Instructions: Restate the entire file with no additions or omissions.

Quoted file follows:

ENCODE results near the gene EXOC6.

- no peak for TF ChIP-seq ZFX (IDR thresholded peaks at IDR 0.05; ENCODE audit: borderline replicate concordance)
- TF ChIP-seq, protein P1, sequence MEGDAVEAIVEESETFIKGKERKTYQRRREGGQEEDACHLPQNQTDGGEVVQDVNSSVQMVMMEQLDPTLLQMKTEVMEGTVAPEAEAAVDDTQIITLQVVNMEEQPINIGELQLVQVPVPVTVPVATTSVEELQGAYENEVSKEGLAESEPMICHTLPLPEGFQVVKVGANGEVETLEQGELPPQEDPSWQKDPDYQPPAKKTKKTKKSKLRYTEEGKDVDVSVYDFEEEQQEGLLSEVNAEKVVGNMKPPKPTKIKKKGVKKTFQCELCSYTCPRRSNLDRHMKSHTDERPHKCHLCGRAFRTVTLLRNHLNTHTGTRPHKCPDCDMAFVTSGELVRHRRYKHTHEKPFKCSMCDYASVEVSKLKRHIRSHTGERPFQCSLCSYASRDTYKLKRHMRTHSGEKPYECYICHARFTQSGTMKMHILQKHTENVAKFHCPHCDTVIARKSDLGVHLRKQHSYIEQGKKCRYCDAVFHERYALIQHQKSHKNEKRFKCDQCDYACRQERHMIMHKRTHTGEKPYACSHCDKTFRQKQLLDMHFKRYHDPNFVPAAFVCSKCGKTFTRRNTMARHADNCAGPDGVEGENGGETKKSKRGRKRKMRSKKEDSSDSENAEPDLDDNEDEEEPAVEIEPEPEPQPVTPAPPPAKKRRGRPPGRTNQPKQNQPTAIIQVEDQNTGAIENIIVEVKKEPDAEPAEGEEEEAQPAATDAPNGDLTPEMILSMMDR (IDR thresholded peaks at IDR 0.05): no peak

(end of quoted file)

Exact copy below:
ENCODE results near the gene EXOC6.

- no peak for TF ChIP-seq ZFX (IDR thresholded peaks at IDR 0.05; ENCODE audit: borderline replicate concordance)
- TF ChIP-seq, protein P1, sequence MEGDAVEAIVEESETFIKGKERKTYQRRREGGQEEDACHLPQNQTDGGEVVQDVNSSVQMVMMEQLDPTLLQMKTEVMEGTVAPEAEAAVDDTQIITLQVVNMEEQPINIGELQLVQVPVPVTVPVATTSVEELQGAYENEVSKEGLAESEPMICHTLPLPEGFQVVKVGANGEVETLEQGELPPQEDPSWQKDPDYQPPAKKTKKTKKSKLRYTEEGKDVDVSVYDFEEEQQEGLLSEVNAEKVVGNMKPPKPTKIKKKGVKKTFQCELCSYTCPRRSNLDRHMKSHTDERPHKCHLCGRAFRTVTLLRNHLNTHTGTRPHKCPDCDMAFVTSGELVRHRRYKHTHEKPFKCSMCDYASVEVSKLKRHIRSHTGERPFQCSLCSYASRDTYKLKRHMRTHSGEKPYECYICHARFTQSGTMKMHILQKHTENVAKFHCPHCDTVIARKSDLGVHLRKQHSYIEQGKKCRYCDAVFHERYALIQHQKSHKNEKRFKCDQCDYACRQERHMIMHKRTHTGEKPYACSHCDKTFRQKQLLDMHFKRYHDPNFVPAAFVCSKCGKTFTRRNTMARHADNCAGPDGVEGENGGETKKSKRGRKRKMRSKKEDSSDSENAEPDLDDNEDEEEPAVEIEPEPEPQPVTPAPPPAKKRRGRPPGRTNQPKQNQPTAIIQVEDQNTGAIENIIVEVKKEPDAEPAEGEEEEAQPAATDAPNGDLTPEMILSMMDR (IDR thresholded peaks at IDR 0.05): no peak